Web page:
Tyrian was a vertical-scrolling shoot em up released only for the PC (MS-DOS). It was one of the games can compete with console games in terms of graphics and fluidity!
The year is 20,031. You are Trent Hawkins, a terraformation pilot. For three years, it has been your job to fly over tough-to-navigate planetary formations and check for habitable locations on newly terraformed planets. Your latest assignment from the Interplanetary Council is Tyrian, a proposed trading world on the edge of the sector, near Hazudra territory. The Hazudra are a lizard-like race recently discovered in a nearby asteroid field. One of your fellow workers and close friends, Buce Quesillac, was a Huzudra. Yesterday Buce was shot in the back by a waiting hoverdrone that disappeared into the sky before you could blink, let alone stop it, because of his knowledge of Gravitium, which is a special mineral, unique to Tyrian, able to control the force of gravity. You must take revenge for his death and then leave Tyrian the faster the possible before they hunt you down. Hurry! The game presents a variety of enemies and end-level bosses. Note that the game is quite difficult as too many enemies may attack you whilst the game speed is extremely fast at times. Certain hidden levels are only available at hard difficulty, which provide ample opportunities for unique power-ups and upgrades. The simplicity and frenetic nature of Tyrian is one of the trademarks of this vertical scrolling shooter. It includes many game modes; from a story mode which gives you the option of up to two simultaneous players, to the different arcade modes. The possibility of choosing your ships and the large array of customizable weapons are yet a couple more of its selling points. As long as you shoot down certain enemies you collect points, which can be used as cash to upgrade your weaponry (better ship, armor, extra weapons, shield etc). There are over 150 upgrades, and over 15 different ships! Note that in 1999, Tyrian was re-released as Tyrian 2000, which includes an additional fifth episode and bug fixes.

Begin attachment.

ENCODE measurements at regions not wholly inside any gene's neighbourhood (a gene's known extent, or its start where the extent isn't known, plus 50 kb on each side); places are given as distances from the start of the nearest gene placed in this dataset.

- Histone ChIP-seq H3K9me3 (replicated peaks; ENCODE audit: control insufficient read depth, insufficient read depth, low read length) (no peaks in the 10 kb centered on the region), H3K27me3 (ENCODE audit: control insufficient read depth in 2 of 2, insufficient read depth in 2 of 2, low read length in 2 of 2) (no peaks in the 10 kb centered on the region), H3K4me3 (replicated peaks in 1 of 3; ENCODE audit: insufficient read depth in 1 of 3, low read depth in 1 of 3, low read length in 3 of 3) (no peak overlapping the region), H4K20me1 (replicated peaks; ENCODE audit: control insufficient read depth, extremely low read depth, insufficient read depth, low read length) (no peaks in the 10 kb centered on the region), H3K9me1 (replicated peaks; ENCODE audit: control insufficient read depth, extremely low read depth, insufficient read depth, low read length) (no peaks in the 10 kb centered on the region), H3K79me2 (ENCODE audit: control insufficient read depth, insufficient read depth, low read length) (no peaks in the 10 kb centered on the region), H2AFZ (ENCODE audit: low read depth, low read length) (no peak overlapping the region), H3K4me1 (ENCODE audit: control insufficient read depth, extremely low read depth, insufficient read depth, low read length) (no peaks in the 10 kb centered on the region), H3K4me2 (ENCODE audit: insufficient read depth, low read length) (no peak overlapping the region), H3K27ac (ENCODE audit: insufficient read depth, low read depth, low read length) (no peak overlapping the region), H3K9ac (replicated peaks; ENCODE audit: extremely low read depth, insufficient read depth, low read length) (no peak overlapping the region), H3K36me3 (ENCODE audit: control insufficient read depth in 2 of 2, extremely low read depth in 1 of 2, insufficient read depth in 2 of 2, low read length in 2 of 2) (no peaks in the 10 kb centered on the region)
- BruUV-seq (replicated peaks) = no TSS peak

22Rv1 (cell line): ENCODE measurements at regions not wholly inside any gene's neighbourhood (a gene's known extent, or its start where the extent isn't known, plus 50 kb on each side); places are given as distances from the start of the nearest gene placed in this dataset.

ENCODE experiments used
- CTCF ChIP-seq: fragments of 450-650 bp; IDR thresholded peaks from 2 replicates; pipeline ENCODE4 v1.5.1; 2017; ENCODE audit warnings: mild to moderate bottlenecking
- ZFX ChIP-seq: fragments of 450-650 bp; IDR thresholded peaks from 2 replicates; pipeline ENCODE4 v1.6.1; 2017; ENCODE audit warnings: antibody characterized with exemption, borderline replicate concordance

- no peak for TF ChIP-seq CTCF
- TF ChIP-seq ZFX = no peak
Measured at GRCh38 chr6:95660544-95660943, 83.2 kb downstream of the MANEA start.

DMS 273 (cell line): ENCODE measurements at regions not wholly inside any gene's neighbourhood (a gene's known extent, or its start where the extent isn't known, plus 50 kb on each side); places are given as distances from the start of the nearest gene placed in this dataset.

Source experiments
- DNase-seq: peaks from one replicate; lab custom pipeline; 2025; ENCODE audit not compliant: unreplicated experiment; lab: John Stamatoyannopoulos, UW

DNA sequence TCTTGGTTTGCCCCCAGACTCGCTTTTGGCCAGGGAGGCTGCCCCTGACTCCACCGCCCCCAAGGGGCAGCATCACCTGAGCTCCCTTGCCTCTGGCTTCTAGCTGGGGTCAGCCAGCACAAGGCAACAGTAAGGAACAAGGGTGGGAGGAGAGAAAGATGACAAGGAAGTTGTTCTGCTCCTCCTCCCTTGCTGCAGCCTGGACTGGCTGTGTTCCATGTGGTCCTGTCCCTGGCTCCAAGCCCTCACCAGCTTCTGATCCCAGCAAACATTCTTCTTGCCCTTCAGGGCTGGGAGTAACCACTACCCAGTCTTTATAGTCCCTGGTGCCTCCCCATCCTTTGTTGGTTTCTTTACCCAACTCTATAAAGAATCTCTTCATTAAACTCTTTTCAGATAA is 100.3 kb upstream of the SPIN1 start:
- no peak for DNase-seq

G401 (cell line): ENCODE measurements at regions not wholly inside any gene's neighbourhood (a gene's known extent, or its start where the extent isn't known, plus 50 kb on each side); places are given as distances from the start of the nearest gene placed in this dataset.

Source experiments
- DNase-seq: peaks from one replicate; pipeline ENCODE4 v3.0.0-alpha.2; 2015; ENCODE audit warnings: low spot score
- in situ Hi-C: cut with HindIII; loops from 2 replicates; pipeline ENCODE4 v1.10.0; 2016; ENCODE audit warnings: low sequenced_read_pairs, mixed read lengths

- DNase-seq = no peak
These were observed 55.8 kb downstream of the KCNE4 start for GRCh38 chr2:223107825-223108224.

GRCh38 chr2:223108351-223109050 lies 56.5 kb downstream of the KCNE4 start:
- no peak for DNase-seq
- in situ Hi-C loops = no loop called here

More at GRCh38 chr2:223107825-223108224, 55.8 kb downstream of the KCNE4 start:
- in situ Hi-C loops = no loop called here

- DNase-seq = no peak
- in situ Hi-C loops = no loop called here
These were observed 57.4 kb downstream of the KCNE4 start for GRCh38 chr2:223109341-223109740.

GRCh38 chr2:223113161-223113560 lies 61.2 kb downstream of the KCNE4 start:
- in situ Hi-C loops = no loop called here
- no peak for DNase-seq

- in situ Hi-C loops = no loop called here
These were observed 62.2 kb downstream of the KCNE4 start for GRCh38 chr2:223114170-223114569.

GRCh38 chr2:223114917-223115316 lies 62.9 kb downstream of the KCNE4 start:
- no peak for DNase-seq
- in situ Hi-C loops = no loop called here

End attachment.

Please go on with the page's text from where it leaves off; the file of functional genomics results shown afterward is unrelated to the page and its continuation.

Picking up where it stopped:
The graphics are top notch as long as you had a Pentium based CPU (or a high clocked 486). The backgrounds of the levels look excellent and sprites move fast and smooth on screen. Background scrolling is magnificent and varies in speed during gameplay! The game supports a handful of sound hardware such as Soundblaster series, Pro Audio Spectrum 16, Terratec Maestro32, Gravis Ultrasound, Roland MT-32 and several other! So as you might expected, the sound is awesome here! All tunes support either FM synthesis or midi sound modules. The music is some of the best music I have ever heard, reminding me Amiga quality in games whilst the sounds FX of each weapon firing and the ships exploding is truly brilliant too.
In-game music sample:
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PC (ms-dos based)
CPU: Various processors from Intel,AMD, Cyrix, varying from 4.77Mhz (Intel 8088) to 200Mhz (Pentium MMX) and up to 1995 (available on this site) MEMORY: 640Kb to 32MB RAM (typical up to 1996) GRAPHICS: VGA standard palette has 256 colors and supports: 640x480 (16 colors or monochrome), 640x350 in 16 colors (EGA compatability mode), 320x200 (16 or 256 colors). Later models (SVGA) featured 18bit color palette (262,144-color) or 24bit (16Milion colors), various graphics chips supporting hardware acceleration mainly for 3D-based graphics routines. SOUND: 8 to 16 bit sound cards: Ad-Lib featuring Yamaha YMF262 supporting FM synthesis and (OPL3) and 12-bit digital PCM stereo, Sound Blaster and compatibles supporting Dynamic Wavetable Synthesis, 16-bit CD-quality digital audio sampling, internal memory up to 4MB audio channels varying from 8 to 64! etc. Other notable sound hardware is the release of Gravis Ultrasound with outstanding features!